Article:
Motorway Services Online

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This is one specific branded shop. For service station shops in general, see Shops.

In 1977, Roadchef acknowledged that they couldn't be experts in catering, fuel and retail all at the same time, and said if they could go back and ask WHSmith to run their shop, they would. At the time the idea of franchising was unheard of, but nearly 30 years later it caught on.

Today, almost every motorway service area has a WHSmith Travel store, and these stores form one of the most common interactions between the general public and the WHSmith brand. Travel stores differ from the main WHSmith shops in that they focus less on books and stationery, and more on snacks and travel accessories. By selling coffee and food, WHSmith Travel makes up a majority of a service station's legal requirements, and therefore the shops are often open 24 hours.

WHSmith service station letters.
Novelty lettering for sale at a Roadchef WHSmith.

The exact stock varies depending on the operator running the store. Many are also used to pay for products available in vending machines, such as Costa Express and Krispy Kreme. Some operators have been known to sell scarecrows, wetsuits and garden ornaments, leading to ridicule and confusion from customers. Their stock rarely fits just in the shop unit, and is usually strewn across the main foyer too.

Customers of WHSmith Travel regularly comment on its inflated prices. This is true across the country, but stores at services operated by Moto, Welcome Break or Roadchef are franchises operated by them, and are especially expensive. Stores at other services are operated by WHSmith, with more local souvenirs and slightly lower prices.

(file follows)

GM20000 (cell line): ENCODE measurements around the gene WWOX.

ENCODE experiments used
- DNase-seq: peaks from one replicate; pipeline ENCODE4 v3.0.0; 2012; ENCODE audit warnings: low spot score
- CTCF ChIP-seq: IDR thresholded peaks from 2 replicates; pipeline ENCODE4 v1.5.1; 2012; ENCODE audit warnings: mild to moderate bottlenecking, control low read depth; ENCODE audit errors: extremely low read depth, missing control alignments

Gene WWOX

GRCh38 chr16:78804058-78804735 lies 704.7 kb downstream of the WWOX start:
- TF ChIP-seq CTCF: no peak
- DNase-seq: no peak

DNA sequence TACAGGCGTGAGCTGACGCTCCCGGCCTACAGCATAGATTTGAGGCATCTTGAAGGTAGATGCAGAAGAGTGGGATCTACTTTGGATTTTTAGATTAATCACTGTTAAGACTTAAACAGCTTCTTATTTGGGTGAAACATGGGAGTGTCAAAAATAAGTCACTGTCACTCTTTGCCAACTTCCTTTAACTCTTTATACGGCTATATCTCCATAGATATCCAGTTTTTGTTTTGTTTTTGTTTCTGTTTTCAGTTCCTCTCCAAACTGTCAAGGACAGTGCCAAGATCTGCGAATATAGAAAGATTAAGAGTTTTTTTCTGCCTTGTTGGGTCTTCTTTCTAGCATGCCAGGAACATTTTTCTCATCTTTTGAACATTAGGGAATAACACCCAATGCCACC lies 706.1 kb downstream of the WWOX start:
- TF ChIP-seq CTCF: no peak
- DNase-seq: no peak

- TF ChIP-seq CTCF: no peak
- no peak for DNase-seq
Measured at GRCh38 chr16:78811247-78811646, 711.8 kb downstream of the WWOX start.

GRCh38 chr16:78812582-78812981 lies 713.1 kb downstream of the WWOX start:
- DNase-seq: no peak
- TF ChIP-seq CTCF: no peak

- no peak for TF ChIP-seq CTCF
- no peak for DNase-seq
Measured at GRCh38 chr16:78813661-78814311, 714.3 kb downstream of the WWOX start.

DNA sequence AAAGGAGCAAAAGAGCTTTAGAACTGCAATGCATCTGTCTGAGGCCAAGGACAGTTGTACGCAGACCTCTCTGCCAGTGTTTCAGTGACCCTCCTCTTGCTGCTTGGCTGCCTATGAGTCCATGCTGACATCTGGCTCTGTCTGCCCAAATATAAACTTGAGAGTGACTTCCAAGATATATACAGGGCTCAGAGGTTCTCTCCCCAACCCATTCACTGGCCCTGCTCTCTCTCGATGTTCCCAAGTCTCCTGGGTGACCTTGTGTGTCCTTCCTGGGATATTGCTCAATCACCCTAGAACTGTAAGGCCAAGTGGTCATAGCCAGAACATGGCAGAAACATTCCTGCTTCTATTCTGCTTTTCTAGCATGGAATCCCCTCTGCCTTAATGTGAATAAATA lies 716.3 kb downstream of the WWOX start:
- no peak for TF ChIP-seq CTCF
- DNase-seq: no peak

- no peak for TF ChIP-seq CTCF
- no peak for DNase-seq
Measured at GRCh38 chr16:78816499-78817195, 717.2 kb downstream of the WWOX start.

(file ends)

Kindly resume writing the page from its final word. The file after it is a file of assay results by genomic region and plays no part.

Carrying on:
WHSmith is often mocked for being a tired and old-fashioned brand, and regularly comes last in customer experience surveys, mostly due to the lack of a niche in their high street stores. The travel stores have been its main growth area and a significant part of its continued success, but the service station stores are also partly responsible for the brand's reputation for outdated furnishings, unusual product ranges and inflated prices. Over 26,000 people follow a twitter account dedicated to highlighting the brand's lack of attention to detail.

Motorway Introduction

In 1999, Granada revealed that WHSmith had expressed interest in forming part of their new motorway shopping centres. The partnership never materialised, but Granada's successor, Moto, would go on to be the first operator to work with WHSmith. Working with multiple shopping brands hadn't worked for them, so Moto turned their attention to their un-branded shop which they had been operating alongside the shopping centres.

Historically service stations had been heavily regulated on the products they could sell, and on the size of their shops. As a result, most service station shops were small and sold products very similar to those sold by WHSmith Travel. At the time, WHSmith Travel were looking to expand, so the stores quickly went nationwide.

To be specific, in 2007 Moto operated a trial store at Toddington. This went nationwide a few months later. Welcome Break followed with a trial at Newport Pagnell and Roadchef with Watford Gap. By 2009, it was everywhere.

All having the same store doesn't do any operator any favour, so they all left WHSmith to cover the essentials while working on a convenience-store partner to run bigger stores next door. Moto had already started with M&S Simply Food, Welcome Break started working with Waitrose and Roadchef found Spar and Boots.

All BP-branded Moto forecourts (except Wetherby), as well as the forecourts at Derby South, Oxford and Telford services, have WHSmith branded stores within the sales shop.


WHSmith operate at many services. They are: [view on a map -  Download KMLrefine search]

Former Locations

WHSmith has been removed from the following services:

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